First filmed during lockdown the original series of five short plays were filmed and available on YouTube. There are four short plays featured on the staged version, one of which made its debut. These pieces are firmly based around the “human connection” and how some people react in stressful situations, mind games and situations encountered by some.
Beautifully performed by Madhav Vasantha gave a convincing performance of the drunk and violent Man Ray. Who has found after an accumulation of events with his ex-partner finds himself homeless? Despite being a character that you might not like his love for his dog Bella is heart rendering.
Vasantha’s performance directly broke the fourth wall talking to the audience from the position of living on the street. Right down to begging for change as he made his way onto the stage. One audience member thought he was genuinely asking. Outstanding performance.
Chains directly address the effects of coercive control and the firm grip that a perpetrator will hold over their victim. The fear, urgency desperation in Laura’s (Marie-Claire Wood) voice when she finally realised the time after spending a short length of time out for a drink with her friend.
Her anxious body language and aggressive tone towards her friend struck a chord with me. It was clear that she would be facing arguments and abusive behaviour once she finally got home.
When we spoke afterwards, Jayne explained to me at the end of Chains that she “hopes to open people’s eyes into the trauma caused to somebody in this situation”. As a society, there is still much work to be done to raise awareness. There is a clear trigger warning on the programme.
Woebot the voice-activated “Alexa style” voice activation system called Joy (Carmen Ali) who knows more about Matt’s (Calum Robshaw) loves and life than he appears to. After Jessica and Matt finish their relationship. He is feeling lost and alone. Taking the day off to gather his thoughts and mope. Joy takes charge of his day and he finds out more about his past relationship than he ever suspected. Leaving him feeling slightly disturbed at Joy’s announcement.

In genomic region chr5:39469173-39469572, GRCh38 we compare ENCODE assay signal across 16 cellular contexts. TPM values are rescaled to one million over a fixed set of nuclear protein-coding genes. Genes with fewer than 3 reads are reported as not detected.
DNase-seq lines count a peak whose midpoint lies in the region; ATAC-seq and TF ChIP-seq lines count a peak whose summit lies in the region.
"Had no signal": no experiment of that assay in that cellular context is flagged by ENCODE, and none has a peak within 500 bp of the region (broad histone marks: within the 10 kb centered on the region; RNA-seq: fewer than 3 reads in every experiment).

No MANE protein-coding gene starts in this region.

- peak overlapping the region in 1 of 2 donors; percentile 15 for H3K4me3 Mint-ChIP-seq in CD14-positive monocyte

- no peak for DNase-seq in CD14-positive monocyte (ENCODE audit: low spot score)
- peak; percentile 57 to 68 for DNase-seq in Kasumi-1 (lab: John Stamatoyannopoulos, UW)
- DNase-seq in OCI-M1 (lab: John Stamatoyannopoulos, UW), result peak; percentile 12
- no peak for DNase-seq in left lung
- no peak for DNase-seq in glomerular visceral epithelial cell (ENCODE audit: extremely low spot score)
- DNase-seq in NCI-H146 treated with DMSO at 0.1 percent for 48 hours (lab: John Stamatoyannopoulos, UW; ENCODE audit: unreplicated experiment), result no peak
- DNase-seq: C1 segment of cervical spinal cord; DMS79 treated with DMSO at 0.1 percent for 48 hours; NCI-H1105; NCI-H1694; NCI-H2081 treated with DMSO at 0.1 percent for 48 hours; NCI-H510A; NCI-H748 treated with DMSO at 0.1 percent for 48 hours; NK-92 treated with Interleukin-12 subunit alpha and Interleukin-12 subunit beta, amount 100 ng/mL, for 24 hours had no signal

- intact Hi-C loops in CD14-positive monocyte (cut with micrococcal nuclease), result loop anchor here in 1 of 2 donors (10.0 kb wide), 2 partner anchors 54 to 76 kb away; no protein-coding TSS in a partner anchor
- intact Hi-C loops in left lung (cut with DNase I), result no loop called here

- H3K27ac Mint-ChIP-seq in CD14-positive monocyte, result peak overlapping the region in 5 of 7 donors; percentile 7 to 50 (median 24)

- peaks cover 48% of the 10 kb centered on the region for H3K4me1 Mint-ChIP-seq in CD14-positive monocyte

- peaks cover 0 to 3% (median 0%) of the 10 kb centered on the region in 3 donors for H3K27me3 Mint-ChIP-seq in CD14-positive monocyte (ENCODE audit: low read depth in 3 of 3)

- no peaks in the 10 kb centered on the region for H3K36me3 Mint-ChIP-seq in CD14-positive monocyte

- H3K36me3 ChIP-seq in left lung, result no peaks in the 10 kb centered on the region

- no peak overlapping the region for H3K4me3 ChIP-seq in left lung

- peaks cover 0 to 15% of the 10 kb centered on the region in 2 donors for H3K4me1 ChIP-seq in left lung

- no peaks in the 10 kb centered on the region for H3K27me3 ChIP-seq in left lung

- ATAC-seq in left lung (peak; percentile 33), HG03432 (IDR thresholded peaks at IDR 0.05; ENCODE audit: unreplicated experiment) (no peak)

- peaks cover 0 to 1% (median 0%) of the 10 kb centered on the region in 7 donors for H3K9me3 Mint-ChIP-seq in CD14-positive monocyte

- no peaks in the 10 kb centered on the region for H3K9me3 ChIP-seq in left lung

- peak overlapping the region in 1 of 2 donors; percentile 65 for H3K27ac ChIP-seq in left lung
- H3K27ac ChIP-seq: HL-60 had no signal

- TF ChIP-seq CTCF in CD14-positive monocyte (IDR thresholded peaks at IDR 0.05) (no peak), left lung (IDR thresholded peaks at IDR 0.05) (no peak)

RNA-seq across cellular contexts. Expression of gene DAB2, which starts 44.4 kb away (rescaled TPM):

Part two saw the debut performance of the new play by Jayne Woodhouse, A Perfect Crime where Jess (Kayleigh Rainton) and Matt (Neil Gardner). As lockdown fever kicks in the couple are at the point of annoying boredom. Matt wants to binge-watch a cop drama and Jess wants to go out for a walk.
As the story unfolds Jess describes how easy it “might” be to perform the perfect murder and get away with it after all there was a local unsolved murder a few years ago which never had any leads.
Performed on stage at Brown Street, The Chapel Nightclub in Salisbury. It is an absolute delight to finally see life returning to venues across the country that have been closed for many months. Stages back in use, the buzz of an audience and performers no longer banished to working online.
Writer Jayne Woodhouse and director Calum Robshaw led the Q&A session afterwards. Expressing how much it meant to the entire team to be back on stage and the difficulties they had faced while performing rehearsals over zoom. One very clear thing is that everyone is thrilled to be back in business.
Hopefully Lost Souls will be taken on a tour at some point in the future, where others can also enjoy these short plays. With four in one night, it’s excellent value for money too.
For more information on Lost Souls and other work by the company please use the link below.
Photo credits John Bruce.
2 thoughts on “Lost Souls by Jayne Woodhouse.”
Lost Souls – Jayne has such empathy in writing about vulnerable people. An evening leaving one with much to think about
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Jane is such a lovely lady and her writing is incredible. I am fortunate to call her a friend.